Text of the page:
"A commonplace book is what a provident poet cannot subsist without, for this proverbial reason, that “great wits have short memories:” and whereas, on the other hand, poets, being liars by profession, ought to have good memories; to reconcile these, a book of this sort, is in the nature of a supplemental memory, or a record of what occurs remarkable in every day’s reading or conversation." - Jonathan Swift, "A Letter of Advice to a Young Poet"

Sunday, August 5, 2012

An Excursion to the Palace

On Wednesday, I took myself out on an excursion to Blenheim Palace, the home of the Dukes of Marlborough and birthplace of Winston Churchill.

If I remember right from the guided tour I took (I was a little distracted by all those giant family portraits and all that 24-karat gold leaf on the ceilings), it was built after the War of Spanish Succession on grounds that the crown offered to the Duke as a recompense for valor in battle. But even though the palace has its origins in war, the main dining room is devoted to peace, with trompe l'oeil paintings of deputies from various countries coming together in a grand colonnade. The rest of the state rooms I saw are very heavily decorated in English and French baroque styles, with sweeping views of the palace grounds.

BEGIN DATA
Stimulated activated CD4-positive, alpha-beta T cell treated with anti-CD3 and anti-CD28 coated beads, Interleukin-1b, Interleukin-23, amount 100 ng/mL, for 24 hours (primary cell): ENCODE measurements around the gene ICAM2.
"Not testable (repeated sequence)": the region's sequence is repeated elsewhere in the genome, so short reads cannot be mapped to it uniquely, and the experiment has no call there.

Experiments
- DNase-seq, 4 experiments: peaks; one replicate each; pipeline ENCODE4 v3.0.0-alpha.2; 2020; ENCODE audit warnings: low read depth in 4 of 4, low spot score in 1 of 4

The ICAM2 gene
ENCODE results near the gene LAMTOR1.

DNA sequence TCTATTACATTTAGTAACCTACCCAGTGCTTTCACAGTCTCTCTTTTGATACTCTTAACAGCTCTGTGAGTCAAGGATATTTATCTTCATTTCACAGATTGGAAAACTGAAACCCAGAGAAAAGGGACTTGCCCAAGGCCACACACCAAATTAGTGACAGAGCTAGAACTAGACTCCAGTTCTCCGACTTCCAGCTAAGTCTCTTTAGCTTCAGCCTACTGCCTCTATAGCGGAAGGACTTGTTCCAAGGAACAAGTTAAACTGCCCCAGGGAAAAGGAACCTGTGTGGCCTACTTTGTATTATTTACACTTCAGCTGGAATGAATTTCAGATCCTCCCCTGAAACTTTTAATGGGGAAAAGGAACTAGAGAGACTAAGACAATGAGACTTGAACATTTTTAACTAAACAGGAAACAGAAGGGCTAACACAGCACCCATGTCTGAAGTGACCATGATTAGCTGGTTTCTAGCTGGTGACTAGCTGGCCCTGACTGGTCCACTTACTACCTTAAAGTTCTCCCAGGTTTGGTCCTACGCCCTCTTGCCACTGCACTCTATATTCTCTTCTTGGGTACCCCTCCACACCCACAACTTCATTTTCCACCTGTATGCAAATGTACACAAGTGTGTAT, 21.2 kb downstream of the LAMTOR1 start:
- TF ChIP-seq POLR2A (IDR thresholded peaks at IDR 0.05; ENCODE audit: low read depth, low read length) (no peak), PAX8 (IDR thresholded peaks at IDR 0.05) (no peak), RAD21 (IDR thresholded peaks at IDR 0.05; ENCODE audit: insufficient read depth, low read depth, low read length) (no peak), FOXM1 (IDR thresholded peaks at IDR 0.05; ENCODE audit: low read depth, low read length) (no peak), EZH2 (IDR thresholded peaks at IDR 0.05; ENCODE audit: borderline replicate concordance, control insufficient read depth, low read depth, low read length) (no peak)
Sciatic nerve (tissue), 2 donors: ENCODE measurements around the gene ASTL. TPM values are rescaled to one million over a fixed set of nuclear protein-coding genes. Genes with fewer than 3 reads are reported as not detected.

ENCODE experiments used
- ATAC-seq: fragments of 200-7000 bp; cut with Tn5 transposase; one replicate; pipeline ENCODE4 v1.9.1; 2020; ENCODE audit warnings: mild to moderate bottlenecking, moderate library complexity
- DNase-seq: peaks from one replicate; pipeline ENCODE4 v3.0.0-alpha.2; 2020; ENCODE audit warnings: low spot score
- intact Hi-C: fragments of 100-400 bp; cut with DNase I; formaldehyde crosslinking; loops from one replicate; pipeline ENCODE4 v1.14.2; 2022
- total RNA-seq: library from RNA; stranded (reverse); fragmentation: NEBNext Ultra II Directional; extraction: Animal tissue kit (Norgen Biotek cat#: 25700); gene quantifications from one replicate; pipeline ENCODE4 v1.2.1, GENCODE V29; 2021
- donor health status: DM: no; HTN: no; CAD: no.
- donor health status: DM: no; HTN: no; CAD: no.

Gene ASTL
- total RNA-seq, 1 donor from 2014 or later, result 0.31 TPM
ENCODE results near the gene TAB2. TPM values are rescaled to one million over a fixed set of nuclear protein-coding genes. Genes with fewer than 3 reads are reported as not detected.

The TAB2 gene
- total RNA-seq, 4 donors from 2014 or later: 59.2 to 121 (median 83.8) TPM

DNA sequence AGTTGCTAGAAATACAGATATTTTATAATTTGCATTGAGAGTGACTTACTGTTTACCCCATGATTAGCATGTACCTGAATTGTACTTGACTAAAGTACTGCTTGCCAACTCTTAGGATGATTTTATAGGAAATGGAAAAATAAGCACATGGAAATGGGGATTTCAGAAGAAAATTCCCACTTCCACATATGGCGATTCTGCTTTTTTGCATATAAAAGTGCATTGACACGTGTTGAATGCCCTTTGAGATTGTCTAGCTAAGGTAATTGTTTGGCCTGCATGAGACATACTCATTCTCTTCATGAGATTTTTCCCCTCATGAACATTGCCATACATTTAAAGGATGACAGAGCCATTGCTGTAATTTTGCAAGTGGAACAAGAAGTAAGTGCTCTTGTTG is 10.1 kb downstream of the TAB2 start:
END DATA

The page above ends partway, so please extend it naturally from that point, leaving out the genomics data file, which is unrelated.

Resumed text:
I spent most of the day wandering around outside, marveling at the expanses of sloping lawns and vistas of the tree-lined lake. The ground were carefully landscaped by one of the previous dukes, and the lake was actually artificially dug out, but they were apparently very good at landscaping back then, because it looks very natural and the prospect from almost every point in the park is very pleasing to the eye. Here are some photos, then, from my rambles that day.


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